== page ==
Another incident saw a customer suffer multiple fractures when he fell off his bike on the first day of a six-day biking tour in Tasmania. Unfortunately, he was hospitalised for three days and was unable to complete the cycling tour. SCTI paid $4,536 to cover the non-refundable tour and missed accommodation.

Another benefit of SCTI’s domestic travel insurance policy is cover for rental car excess.

“If someone hires a vehicle and the vehicle is damaged or stolen, an excess of thousands of dollars can be charged. Vehicle rental companies will often recommend customers pay an additional daily fee to reduce or waive this excess and this fee can quickly add up. Many Australians are unaware that purchasing domestic travel insurance can be much more cost-effective than paying for excess reduction directly through a rental vehicle company,” added McCauley.

SCTI has calculated that over the summer holidays, a customer could pay approximately $121.80* for a 14-day domestic travel insurance policy for two adults aged 40 years-old and two dependent children, which includes cover for their rental vehicle excess**.

“We have worked out that when hiring a typical family car over a two-week period, the excess reduction alone could cost over three times what you would pay for a domestic travel insurance policy with SCTI,” said McCauley.

“With the summer holidays coming up and international borders still uncertain, a road trip is a great way to see the country, and domestic travel insurance can help reduce the cost of a hire car.”

Damage to a hire car made it onto SCTI’s most expensive claims list with one customer claiming $2,750 for damage to a rental car when a Cassowary bird ran into the road and hit the front of the car during a visit to Cape Tribulation.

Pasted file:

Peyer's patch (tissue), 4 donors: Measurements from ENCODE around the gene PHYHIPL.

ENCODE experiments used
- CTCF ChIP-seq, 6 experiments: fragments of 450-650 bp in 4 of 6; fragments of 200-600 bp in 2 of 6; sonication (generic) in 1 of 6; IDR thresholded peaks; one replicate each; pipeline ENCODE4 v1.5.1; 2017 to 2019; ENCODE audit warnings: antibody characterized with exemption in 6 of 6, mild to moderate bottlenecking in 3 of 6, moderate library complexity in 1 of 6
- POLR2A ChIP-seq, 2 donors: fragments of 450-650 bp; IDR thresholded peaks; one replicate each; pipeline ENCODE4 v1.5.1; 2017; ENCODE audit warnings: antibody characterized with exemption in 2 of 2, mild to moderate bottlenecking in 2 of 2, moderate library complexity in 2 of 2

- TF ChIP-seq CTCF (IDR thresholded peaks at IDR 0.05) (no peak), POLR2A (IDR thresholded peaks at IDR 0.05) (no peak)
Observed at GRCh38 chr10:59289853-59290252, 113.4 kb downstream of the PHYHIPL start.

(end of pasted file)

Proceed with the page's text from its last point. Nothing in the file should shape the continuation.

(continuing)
Southern Cross Travel Insurance’s top 10 most expensive domestic travel insurance claims paid:

  1. A customer from Melbourne had to return early from Surfer’s Paradise after her 6-year-old child with autism became extremely distressed due to the unfamiliar surroundings. The child's autism was declared and covered as a pre-existing medical condition (claim paid - $6,043)
  2. A 15-year-old and the family had to return early from Mackay due to acute appendicitis and required urgent surgery (claim paid - $4,685)
  3. A 47-year-old had to cancel their six-day bike cycling tour in Tasmania after falling off the bike on day 1 of the tour and sustaining multiple fractures (claim paid - $4,536)
  4. A 65-year-old had to cancel her trip after sustaining a bicycle injury in which they suffered a nerve impingement and muscle inflammation (claim paid - $4,021)
  5. A 59-year-old had to cancel their trip due to being diagnosed with a relapse of cancer (claim paid - $3,339).
  6. A 24-year-old had to cancel their trip after sustaining a work place injury (claim paid $3,318)
  7. A 75-year-old had to claim after they fell off a horse during their alpine horse safari (claim paid - $3,256).
  8. A 44-year-old had to cancel her trip to Cairns and return to Brisbane following news her 6-year-old child has been hospitalised following an accident (claim paid - $2,871)
  9. A 48-year-old had to claim when a Cassowary bird ran into the road and hit the front of the car during a trip to Cape Tribulation (claim paid - $2,750).
  10. An 87-year-old had to cancel his trip after his wife was diagnosed with breast cancer and had to undergo surgery (claim paid - $2,400)

*Calculation based on:

● $121.80 –Rate based on two adults aged 40 years-old and two dependent children, fourteen days cover ($100 excess selected).

**SCTI does not charge an excess under its rental vehicle excess benefit. The maximum cover is $6,000 per paying person.